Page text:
RRA, RMC, RTM…What? – Understanding Residential Associations

Chances are while living in a residential building, buying a new flat, or looking into leasing or sub-leasing a flat or house within a residential complex, you have heard those terms before.



With so many material and articles regarding leasehold advice that can educate you on this subject, we take a look in this article on a practice that can flat owners and residents on their quest for peace of mind.



In this case, perhaps some find their peace of mind in a piece of real property ownership, or at the least, management of their building and/or development.
Today, we talk about residents’ associations and try to shed more light on the different types of them.

Residents’ Association:

RA – This is simply an association of the residents of a certain building or development, it accounts for a collective voice for the residents but holds no legal or official right.



Recognized Residents’ Association:

RRA – It is an RA, that’s recognized under the Act of 1985. An RRA has the legal right to request the landlord or freeholder to consult them on all charges and services regarding the property and can therefore dispute any disagreements in front of a tribunal.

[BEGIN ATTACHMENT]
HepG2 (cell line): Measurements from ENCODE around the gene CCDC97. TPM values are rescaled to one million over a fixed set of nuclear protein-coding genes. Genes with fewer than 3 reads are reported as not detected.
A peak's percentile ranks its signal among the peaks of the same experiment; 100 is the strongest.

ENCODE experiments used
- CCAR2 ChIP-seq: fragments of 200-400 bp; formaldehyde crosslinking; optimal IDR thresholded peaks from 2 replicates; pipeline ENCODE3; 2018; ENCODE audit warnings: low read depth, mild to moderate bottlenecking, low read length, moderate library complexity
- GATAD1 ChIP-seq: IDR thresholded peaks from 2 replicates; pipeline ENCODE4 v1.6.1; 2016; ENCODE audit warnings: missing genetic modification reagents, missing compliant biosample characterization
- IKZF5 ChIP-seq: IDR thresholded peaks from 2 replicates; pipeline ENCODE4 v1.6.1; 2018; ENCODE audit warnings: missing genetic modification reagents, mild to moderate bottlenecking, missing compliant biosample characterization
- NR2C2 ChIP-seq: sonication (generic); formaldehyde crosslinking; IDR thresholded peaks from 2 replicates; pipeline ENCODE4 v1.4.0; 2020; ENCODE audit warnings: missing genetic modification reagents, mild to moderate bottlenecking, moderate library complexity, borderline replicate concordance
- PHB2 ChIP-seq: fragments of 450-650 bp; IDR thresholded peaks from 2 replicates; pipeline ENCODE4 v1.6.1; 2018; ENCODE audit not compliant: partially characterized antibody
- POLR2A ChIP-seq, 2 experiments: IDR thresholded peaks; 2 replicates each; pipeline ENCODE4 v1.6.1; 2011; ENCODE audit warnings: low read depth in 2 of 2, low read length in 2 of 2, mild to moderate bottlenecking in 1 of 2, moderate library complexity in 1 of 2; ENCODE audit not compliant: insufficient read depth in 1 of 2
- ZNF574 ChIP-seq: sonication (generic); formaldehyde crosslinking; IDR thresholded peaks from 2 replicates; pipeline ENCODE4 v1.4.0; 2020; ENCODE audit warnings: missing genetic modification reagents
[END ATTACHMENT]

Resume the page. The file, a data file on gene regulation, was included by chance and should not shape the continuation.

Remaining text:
These two forms of basic association gives some room for empowering the residents, especially if they are united, which can serve as a first step to having more control over the leased property.



The next two types of association are more advanced and serve the purpose of the modern day a leasehold advice that every flat owner should seek and understand.

Residents’ Managing Company:

RMC – Usually approved by the project developer, and sometimes even set by them, the RMC is a body that manages the property and common areas of a development. It consists of the flat or property leaseholders without needing to buy any part of freehold. In case of a flat changing tenant, the vote or seat in the RMC is naturally inherited by the new occupant.

Right To Manage Company:

RTM – This is an updated form of self management available to residents, introduced in 2002. An RTM can be formed with or without the agreement of the developer or freeholder. Every RTM must be established as a legal company and comprise of at least 50% of the residents.
As it is a legal company, all disputes with the freeholder can be resolved in front of a legal tribunal.